We were warmly welcomed by Rita and her family, all members of the Northern Tutchone people. The Fort had been established in 1848 by Robert Campbell for the Hudson’s Bay Company and it housed a detachment of the Royal Canadian Mounted Police until 1952. Since then, Rita and her family have cared for the site alone, maintaining it as it had been left 70 years before.

The Moose crossing

Lake Labarge

Leaving Rita proudly flying a Grenadier flag that we had donated to her and wearing one of our caps, we bade farewell the following morning to tackle Day Six. The water level was still rising as we headed for the junction of the Yukon and White River. Along the way, we were joined by a moose who had decided to swim across our path. At this point the river was at least one kilometre wide; so it was a truly sensational sight and the noise it made was also extraordinary. We camped that evening at a place on the map called ‘Thistle’ finding a navigable exit that some local gold prospectors had forged into the dense forest. Many still search for ‘Yukon Gold’, hoping to make their fortune. For us the evening passed without incident and we left the following morning, knowing that we had only 200 kms remaining to cover before we would reach our final destination.

However, this was not the time to relax and danger was never far away on our penultimate day. The high and faster water brought with it huge amounts of deadwood and debris flowing downstream; everything from fully grown trees to small logs with much also submerged. This had to be avoided at all costs; we didn’t want any damaged canoes. Fortunately, we managed to dodge any major issues. However, that wasn’t the end of our troubles as later on we seriously struggled to find somewhere dry to set-up camp. Having already paddled 140 kms, we were forced to consider the prospect of pushing on to Dawson City! Covering a distance of 200 kms in one day wasn’t ideal at this stage of the expedition – but if you can’t get off the river there isn’t another option. Fortunately, with tension mounting at the thought of having to remain alert for much longer and the inevitable paddling, we found a partially hidden landing spot where a logging track met the river. It was the ideal location for our last night in the wilderness.  Bear and moose footprints greeted us, but we were not going anywhere.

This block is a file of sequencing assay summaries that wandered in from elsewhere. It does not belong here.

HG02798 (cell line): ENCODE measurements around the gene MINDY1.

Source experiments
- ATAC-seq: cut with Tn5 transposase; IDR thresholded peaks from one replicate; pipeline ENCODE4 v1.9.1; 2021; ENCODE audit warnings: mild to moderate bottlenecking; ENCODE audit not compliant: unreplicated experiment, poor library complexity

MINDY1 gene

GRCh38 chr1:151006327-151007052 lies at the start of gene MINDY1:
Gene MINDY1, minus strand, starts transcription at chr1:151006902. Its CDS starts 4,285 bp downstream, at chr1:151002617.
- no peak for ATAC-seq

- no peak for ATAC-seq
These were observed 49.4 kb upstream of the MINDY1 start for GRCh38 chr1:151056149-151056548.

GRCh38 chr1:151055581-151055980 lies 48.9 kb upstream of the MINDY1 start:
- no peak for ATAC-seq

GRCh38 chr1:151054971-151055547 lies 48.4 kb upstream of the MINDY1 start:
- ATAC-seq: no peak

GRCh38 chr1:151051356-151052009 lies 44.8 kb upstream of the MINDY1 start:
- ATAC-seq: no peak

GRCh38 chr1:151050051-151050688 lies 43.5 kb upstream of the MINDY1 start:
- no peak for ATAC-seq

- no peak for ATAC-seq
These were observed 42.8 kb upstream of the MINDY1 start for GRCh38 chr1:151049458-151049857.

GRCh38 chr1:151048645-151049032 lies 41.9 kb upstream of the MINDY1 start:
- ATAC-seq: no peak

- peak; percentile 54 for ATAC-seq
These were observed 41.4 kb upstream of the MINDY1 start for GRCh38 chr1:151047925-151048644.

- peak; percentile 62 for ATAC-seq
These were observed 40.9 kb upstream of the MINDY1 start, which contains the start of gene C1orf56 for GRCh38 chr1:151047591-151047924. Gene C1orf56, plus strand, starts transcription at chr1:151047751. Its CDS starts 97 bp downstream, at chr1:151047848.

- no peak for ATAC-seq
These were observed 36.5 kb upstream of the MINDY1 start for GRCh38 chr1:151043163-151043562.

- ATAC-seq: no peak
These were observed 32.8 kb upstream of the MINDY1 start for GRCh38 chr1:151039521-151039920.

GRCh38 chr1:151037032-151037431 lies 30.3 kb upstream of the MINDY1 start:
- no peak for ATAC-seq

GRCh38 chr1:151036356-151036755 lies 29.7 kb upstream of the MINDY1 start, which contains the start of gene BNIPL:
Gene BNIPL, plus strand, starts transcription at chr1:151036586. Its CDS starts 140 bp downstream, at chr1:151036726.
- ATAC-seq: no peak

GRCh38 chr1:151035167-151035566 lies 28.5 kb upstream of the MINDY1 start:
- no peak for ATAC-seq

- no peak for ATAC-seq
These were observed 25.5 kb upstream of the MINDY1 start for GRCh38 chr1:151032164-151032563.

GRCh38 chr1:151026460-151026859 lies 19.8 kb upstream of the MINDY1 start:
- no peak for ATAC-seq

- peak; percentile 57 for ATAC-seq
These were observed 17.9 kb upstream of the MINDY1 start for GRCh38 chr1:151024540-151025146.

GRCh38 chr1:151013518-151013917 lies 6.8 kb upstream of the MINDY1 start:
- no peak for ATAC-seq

Our last camp 50 kms to Dawson

The team at Thistle

We woke on our last morning with 50 kms to go to Dawson City and were joined for breakfast by several inquisitive beavers. After packing up our camp for the last time, the canoes were made ready and we headed off, arriving at our destination by midday, feeling tired but elated.  The sense of achievement amongst us was huge. The team had overcome every obstacle together – every man played his critical part.  For the briefest of moments it felt like we were all serving again, working together in a close-knit team, dependant on one another and only ever having to think about food, shelter, survival and the task at hand.  Living under the never setting sun, in a vast, unfamiliar territory with every sense straining to distinguish if the noises of the wilderness were friend or foe, we had come out the other side.  We had taken on Mother Nature and learnt to go with the flow... literally. This was a truly memorable experience for all of us and it shows that, disabled or not, together extraordinary things can be achieved.

We were all truly humbled by the level of support we received from so many and for the generosity shown towards our fundraising attempts.  Thank you.  When all is said and done, we have raised enough to cover all the costs of the expedition and also to make donations of £15,000 to each of our chosen charities: The Colonel’s Fund Grenadier Guards, SSAFA, and Combat Stress.